Wednesday, December 22, 2010

RAR in Linux

RAR is a very popular compression format in Windows (at least, since I am using Windows at work & at home). RAR generally has a better compression ratio than ZIP, and in places where disk space counts, would be cost-saving and "life-saving".

At my workplace, there's a need to Un-RAR a RAR file (created in Windows) in a Linux box. In the standard build of Linux (based on RHEL4) that we were running, the "unrar" command-line program is not present. Fortunately there's a free version on the Internet. Just need to do a little searching to get the RPM.

So I went to and I found the right RPM file. My exact search result:

Installing it is a breeze (phew!), with all the dependencies fulfilled in my Linux box. The command is simple (recommended using root-access to run):

rpm -i unrar-3.7.8-1.el4.rf.i386.rpm

So now, we can un-RAR files in Linux!

Basic usage:

unrar x myrarfile.rar

where 'x' is to extract files. Full list of options can be obtained by just typing "unrar".

What about creating RAR files in Linux? AFAIK, there's no free tool, but you can purchase or try one. Go get the files @

Monday, December 20, 2010

XMLBeans - First Steps

I attempted to revisit XMLBeans to generate XML-Java mapping codes based on the IFX schema. I've tried JAXB v1 but failed miserably (there might be some tweaking needed but I've searched high and low, to no avail...few years ago) The multi-XSD file structure from IFX Forum website was used.

In the XSD folder (all files are from the IFX Forum):

Using XMLBeans 2.5.0 distribution, the command I run:
E:\experiments\exploded-apis\xmlbeans-2.5.0\bin>scomp -mx 1024M -out ifx17.jar E:\yk\xpdesktop\IFX-SIT\IFX1.7_XSD\IFX170_XSD.xsd

IFX is a HUGE schema so the heap size is increased to 1024M in order for the command to complete successfully.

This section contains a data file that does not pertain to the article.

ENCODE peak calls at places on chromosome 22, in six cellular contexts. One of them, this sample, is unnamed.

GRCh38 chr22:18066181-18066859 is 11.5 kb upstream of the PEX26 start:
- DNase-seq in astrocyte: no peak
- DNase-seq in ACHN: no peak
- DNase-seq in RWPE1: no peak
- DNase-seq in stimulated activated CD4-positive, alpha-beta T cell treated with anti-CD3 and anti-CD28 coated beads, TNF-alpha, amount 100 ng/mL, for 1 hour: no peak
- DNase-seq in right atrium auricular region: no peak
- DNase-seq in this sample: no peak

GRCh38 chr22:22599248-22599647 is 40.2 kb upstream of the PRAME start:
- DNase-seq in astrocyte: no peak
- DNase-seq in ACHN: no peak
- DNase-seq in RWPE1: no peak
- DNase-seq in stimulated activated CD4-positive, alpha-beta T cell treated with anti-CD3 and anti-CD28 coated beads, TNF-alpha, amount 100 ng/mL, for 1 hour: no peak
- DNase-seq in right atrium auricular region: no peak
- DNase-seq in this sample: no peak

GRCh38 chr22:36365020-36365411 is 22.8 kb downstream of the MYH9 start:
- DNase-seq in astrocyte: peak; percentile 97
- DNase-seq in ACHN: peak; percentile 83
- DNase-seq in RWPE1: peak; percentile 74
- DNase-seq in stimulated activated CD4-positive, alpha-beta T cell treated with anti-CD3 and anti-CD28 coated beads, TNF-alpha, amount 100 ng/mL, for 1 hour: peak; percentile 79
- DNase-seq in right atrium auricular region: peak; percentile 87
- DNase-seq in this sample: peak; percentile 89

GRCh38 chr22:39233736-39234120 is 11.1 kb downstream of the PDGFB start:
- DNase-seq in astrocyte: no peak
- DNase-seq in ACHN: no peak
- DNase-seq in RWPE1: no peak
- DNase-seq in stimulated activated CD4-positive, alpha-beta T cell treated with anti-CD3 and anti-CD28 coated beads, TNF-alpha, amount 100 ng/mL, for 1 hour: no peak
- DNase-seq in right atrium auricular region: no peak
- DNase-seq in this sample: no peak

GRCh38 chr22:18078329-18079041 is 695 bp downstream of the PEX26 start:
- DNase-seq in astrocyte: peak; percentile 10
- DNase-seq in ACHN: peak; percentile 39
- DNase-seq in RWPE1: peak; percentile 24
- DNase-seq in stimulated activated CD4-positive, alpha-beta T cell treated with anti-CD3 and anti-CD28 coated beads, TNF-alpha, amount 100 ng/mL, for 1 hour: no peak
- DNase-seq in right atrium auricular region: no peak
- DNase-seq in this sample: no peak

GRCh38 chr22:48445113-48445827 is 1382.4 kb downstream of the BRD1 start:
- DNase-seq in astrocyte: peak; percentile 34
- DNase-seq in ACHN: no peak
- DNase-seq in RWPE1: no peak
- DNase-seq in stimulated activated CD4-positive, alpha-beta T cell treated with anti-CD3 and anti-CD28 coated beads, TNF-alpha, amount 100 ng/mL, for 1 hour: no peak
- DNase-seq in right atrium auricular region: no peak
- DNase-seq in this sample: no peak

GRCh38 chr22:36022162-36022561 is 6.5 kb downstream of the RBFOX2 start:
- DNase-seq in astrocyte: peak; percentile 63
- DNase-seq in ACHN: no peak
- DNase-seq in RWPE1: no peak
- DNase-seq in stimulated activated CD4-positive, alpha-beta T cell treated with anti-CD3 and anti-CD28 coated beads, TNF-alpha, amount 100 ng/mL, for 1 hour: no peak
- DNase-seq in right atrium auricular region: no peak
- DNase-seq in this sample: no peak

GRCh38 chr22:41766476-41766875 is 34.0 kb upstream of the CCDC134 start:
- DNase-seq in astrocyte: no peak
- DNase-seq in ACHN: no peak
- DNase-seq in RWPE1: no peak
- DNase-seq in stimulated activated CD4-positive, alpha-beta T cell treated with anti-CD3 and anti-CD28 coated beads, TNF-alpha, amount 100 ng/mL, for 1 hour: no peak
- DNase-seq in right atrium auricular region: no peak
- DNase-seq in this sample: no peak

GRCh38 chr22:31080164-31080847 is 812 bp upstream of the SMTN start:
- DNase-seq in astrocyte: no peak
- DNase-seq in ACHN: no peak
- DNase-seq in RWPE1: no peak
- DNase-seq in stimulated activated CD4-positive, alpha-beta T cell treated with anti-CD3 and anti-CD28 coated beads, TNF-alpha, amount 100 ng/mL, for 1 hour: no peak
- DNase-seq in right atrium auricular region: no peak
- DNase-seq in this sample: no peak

Time to build schema type system: 3.39 seconds
Time to generate code: 109.938 seconds
Time to compile code: 145.939 seconds
Compiled types to: ifx17.jar

Wokay, this is good. First try without fancy options, and a JAR file is produced. I couldn't achieve the same thing in JAXB v1. Will need to try out using JAXB v2. More on this later.

Wednesday, December 15, 2010

Java VisualVM - Remote Display, Firewall-Protected, Offline Environment

VisualVM can be used for remote monitoring of Java applications. Things work fine for an environment without firewall "interference". For folks that are fortunate enough to have the protection of a firewall, here's a trick which worked for me, and may work for you.

Basically, I used SSH + X-Windows to view the VisualVM GUI on my local PC. In my current company's testing environment, SSH access is given and certain number of ports e.g. 80-90 (HTTP), 443-449 (HTTPS) are open for access as well. The rest are inaccessible i.e. blocked by firewall. No doubt firewall ports can be opened to allow RMI traffic essential for VisualVM to connect to the remote machine, but due to the nature of the out-of-the-box RMI implementation that dynamically assigns its port numbers, ports assigned are only valid for that particular time. A restart will have different ports assigned. There are ways to go around this behaviour, but exploring this option is out of the scope of this blog entry.

So the tools I used: Putty (for SSH), NetSarang's Xmanager2 (for X-Windows display), and of course, Sun JDK6 (u21).

First, I run Putty to access Machine A (Linux box) via SSH. Xmanager2 is also running in the background in Passive mode. At the Putty console, I ran the command below to enable X-Window display on my PC (assuming IP=

export DISPLAY=

Then just run VisualVM on Machine A. On Machine A (could be different in your own environment):

/usr/java/jdk1.6.0_21/bin/jvisualvm &

The VisualVM GUI will then appear on my PC, but running on Machine A. So you can just "remotely" monitor your Java applications running on Machine A as a local client.

But unfortunately, the stock VisualVM application that comes with Sun JDK6 doesn't have the MBeans viewer plugin installed. And Machine A does not have access to the Internet, so online installation of the plugin is not possible. But fortunately, the plugin files (*.nbm) can be downloaded and installed offline (

So that's it. I will be using the MBeans viewer to monitor my application's Tomcat database connection pool, after I'm done converting from Apache DBCP to Tomcat Jdbc Pool. More on this later.

If there's no firewall to make this complicated, you can add this to your Java application startup command:

This will disable SSL and authentication (username/password). You can then use VisualVM to connect to the remote machine.